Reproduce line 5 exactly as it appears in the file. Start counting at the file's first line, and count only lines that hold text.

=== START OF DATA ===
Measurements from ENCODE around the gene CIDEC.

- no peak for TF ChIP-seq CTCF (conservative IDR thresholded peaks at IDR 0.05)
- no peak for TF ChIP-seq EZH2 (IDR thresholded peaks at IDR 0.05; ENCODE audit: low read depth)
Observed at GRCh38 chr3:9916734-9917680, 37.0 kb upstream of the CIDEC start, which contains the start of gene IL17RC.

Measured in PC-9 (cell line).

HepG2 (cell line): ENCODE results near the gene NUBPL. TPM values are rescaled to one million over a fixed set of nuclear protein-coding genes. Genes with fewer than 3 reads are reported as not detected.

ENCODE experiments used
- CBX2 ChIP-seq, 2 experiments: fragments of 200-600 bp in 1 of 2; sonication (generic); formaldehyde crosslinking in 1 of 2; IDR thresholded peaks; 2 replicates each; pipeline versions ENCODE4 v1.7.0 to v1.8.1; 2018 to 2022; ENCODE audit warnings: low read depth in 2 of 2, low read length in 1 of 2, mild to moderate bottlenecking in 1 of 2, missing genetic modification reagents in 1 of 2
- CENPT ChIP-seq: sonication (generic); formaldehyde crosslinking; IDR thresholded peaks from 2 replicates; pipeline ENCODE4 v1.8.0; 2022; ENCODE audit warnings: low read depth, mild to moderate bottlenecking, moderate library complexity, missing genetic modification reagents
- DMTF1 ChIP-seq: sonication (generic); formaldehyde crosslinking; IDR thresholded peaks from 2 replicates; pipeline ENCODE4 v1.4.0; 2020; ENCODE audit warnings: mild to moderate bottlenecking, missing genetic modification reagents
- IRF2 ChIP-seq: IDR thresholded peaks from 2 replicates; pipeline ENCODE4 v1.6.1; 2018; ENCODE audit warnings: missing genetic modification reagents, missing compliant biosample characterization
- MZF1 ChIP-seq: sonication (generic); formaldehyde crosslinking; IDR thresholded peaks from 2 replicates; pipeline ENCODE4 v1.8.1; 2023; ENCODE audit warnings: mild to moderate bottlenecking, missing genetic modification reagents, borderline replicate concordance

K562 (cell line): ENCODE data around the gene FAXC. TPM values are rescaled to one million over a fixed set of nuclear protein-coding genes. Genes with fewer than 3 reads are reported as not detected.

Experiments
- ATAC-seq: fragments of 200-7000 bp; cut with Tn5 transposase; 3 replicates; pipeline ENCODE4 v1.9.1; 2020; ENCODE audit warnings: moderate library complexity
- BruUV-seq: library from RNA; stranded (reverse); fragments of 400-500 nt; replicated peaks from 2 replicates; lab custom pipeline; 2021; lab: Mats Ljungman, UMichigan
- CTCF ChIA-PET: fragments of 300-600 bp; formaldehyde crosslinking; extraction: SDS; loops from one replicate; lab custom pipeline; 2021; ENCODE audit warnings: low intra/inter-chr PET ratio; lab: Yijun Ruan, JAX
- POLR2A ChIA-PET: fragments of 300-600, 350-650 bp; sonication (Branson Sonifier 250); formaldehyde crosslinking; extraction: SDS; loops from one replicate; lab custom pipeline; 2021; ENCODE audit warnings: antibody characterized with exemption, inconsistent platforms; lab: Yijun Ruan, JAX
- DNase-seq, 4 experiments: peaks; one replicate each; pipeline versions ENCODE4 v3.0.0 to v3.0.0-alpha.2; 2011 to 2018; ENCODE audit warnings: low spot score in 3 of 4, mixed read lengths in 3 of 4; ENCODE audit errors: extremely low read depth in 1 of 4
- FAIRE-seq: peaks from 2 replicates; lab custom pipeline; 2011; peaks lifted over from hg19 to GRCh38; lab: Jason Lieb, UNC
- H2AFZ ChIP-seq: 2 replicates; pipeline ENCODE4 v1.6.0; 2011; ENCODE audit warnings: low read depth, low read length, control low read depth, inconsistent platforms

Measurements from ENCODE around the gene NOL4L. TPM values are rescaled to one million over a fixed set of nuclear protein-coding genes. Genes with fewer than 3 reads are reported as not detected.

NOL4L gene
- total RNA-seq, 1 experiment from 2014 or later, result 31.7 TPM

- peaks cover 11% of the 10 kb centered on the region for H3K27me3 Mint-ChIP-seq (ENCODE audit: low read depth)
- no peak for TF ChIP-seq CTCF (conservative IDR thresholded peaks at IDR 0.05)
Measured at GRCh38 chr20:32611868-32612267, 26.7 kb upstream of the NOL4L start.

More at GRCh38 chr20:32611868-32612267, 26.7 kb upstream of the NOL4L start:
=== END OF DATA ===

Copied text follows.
Measured in PC-9 (cell line).